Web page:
Headlines this weekend sent the entire IT industry into a frenzy with news that the ruling Communist Party of China had managed to exert its political influence in government and force a well-known motherboard manufacturer to spy on overseas companies using their products. The hack, and the existence of the chip, is still disputed by several of the companies involved, and there’s still no third-party evidence of the chip on the net. The story, however, keeps growing.
Bloomberg’s report is meant to be read by a lot of financial analysts, newspaper reporters, and people who don’t have a lot of technical knowledge, and it’s not filled with technical jargon or even proof-of-concept code for how this hack would have been carried out. The basics are quite easy to understand, however – the Chinese government, under the direction of the CPC, coerced motherboard maker Supermicro to allow for a small change in the designs of their Intel-based blade servers destined for overseas clients. That change was to add a small chip to the original design that wasn’t there before. It was designed to co-opt the Intel Baseboard Management Controller, a chip designed to help system administrators automate certain actions taken on servers, such as update the firmware, change hardware and power settings, and open up a remote KVM console to administer the server directly.
The chip itself is tiny – smaller than a grain of rice – and was reportedly disguised as a generic electronic component to blend into the board and avoid being discovered. The one in the header image in this article is very close to the real thing, and Bloomberg’s rendering of where the chip sits on the motherboard is also fairly accurate. This thing is tiny. So tiny, in fact, that it’s thin enough to be hidden inside the motherboard. Bloomberg’s reporters noted that during their investigation they uncovered information about several variations of the same chip, including one that was flat enough to be hidden in between the layers of the circuit board. You would need to have a laser cutter to slice the board up into millimeter strips to find this thing.
According to Bloomberg, the tiny chip with six contact points (see this Twitter thread on why this is important) was capable of basic computation, networking, and had its own memory. Several theories are floating about as to how it would do this, but the best one I’ve come across is that the chip implements a man-in-the-middle attack and intercepts legitimate requests for a BIOS update from the motherboard via the Supermicro servers, delivering firmware altered to allow for backdoors into the system. This way, the threat presented by the chip is constantly there, and you’d only know about it if you saw network logs that looked kind of odd when you requested a firmware update over the network. The report details that around 30 companies were targeted through this attack, which means that there are very few Supermicro motherboards out there with these devices on them. It would be unfeasible to include this chip on all motherboards that the company manufactures, but if you get more than three into a company of Apple’s size and stature, there’s a lot you can do before your infiltration is discovered.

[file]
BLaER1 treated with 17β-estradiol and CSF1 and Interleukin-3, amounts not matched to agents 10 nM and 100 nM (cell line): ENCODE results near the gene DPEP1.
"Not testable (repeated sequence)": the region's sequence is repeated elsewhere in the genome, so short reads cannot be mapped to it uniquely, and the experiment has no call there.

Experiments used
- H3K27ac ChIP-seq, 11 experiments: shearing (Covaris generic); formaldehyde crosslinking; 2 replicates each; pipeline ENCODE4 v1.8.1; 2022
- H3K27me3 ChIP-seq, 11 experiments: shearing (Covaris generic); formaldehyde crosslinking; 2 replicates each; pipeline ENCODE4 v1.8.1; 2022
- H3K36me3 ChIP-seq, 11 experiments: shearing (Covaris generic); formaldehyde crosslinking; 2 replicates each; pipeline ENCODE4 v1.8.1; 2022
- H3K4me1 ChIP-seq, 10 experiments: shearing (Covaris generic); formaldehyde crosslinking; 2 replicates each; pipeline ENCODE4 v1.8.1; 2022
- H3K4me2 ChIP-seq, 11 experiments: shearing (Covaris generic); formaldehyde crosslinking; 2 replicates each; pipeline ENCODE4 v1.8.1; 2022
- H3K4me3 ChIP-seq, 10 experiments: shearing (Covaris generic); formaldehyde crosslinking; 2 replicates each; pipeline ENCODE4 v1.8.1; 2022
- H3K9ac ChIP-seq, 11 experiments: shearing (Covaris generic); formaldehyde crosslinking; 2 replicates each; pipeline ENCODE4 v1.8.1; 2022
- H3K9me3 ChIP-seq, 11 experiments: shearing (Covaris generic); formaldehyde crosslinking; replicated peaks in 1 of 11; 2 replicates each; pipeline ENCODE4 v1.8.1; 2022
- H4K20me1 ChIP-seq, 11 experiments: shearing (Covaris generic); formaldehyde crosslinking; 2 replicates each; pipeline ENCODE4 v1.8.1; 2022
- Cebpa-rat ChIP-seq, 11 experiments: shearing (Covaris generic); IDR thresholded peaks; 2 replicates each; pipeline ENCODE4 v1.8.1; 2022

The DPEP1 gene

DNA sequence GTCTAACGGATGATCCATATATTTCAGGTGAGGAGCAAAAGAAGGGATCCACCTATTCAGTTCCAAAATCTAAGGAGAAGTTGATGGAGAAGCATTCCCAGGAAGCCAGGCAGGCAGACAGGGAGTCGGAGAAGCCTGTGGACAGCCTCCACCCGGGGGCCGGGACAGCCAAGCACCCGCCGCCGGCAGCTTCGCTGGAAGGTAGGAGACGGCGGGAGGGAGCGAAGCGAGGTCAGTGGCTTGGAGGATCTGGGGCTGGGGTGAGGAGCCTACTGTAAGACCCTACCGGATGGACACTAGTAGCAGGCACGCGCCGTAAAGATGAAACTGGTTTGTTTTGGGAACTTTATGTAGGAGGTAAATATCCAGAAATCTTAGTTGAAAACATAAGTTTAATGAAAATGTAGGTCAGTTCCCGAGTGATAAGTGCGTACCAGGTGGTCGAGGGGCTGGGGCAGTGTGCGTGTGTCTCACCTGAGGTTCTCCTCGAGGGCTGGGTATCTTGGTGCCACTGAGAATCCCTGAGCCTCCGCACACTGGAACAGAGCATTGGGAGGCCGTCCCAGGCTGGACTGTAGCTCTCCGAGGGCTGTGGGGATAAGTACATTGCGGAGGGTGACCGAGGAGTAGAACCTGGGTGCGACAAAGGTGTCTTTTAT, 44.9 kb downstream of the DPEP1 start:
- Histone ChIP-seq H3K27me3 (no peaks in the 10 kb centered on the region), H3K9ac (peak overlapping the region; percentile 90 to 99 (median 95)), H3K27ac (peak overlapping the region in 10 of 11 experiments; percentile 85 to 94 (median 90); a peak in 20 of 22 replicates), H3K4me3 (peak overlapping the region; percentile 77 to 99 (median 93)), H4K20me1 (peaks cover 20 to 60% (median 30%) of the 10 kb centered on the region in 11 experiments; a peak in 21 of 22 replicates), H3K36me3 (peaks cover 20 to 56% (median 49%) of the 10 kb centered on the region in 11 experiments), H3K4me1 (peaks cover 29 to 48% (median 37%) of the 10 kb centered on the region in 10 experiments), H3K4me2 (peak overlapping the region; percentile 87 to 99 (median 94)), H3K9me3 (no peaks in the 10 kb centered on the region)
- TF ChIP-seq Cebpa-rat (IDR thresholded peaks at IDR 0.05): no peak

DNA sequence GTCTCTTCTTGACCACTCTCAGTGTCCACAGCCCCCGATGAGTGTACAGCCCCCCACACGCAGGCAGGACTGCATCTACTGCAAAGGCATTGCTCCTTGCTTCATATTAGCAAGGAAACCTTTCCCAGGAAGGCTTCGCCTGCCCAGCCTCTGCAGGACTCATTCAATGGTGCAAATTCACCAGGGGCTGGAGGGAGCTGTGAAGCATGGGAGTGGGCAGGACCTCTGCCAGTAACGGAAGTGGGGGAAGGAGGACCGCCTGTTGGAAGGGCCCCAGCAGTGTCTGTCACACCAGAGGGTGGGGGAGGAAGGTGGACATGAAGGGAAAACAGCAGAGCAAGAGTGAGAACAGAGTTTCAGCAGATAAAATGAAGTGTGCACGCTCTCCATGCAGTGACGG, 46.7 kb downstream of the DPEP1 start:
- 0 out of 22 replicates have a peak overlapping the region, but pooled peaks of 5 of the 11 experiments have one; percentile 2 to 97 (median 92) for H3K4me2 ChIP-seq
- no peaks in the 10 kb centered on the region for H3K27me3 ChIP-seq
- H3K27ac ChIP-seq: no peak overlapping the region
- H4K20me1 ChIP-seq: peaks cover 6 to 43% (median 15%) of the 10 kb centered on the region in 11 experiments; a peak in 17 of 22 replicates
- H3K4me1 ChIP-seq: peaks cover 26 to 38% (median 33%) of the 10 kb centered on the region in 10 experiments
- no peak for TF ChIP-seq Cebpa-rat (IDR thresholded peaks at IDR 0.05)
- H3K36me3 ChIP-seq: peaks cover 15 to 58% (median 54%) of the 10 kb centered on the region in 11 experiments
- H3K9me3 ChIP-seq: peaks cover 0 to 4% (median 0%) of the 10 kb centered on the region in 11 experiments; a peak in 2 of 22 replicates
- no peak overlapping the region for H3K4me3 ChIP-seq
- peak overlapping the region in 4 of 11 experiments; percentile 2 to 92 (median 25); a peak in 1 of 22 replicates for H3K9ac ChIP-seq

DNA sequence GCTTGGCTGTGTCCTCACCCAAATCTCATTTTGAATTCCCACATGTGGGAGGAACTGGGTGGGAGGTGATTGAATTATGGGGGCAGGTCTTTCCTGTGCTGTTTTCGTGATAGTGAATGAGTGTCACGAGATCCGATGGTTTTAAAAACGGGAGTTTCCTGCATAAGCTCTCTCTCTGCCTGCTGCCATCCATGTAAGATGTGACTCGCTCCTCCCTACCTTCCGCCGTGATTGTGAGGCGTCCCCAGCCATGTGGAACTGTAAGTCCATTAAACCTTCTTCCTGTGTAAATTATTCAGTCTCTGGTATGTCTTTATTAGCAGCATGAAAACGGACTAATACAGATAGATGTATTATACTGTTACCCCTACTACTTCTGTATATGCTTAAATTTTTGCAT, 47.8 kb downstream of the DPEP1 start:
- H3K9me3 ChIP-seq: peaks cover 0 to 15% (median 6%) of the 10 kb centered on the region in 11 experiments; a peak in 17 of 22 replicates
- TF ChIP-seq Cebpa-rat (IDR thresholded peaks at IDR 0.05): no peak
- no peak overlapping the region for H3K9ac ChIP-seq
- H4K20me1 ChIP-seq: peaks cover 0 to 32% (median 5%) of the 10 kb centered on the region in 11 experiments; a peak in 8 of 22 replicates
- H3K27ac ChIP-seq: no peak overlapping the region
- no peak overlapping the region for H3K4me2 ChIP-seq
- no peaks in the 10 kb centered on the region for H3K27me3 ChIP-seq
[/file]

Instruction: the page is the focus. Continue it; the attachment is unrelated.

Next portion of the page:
Following the release of the report Apple, Amazon, Supermicro, and China’s Ministry of Foreign Affairs all issued statements to Bloomberg denying the report’s details and denied that an attack or compromise of SuperMicro’s supply chain ever occurred. While Apple and Amazon’s statements deny that user data was ever compromised, Supermicro’s is interesting because it doesn’t deny the claims, but it does point to third parties in the final paragraph, asserting that “Supermicro doesn’t design or manufacture networking chips or the associated firmware and we, as well as other leading server/storage companies, procure them from the same leading networking companies”. When companies are found to be negligent in their activities, they typically issue press statements that downplay the severity of the incident. These denials are scathing and very sharp, and one is left wondering who’s in the right here, or who has the right information – Bloomberg, or the companies they were investigating?
With the news of the report reaching overseas markets, Seamicro’s stock price tanked to 40% of its original price in less than one day. The price slide of its stock value was sent straight off a cliff, and has recovered to about half its initial value. In response to the report, the US Department of Homeland Security and the UK GCHQ both issued statements that said that they didn’t believe that Bloomberg’s report was incorrect, but that they had no reason to doubt the position of Apple and Amazon in their denials. Multiple eyes are on this now, but it’s also going to affect Supermicro’s business hard. I’ve seen multiple threads on forums and on Reddit where server administrators are pulling Seamicro boards out of production for fear of being a victim of the hacks. If the company’s financial woes as part of the recent tariff hikes by the US aren’t enough, this story might tank their business completely.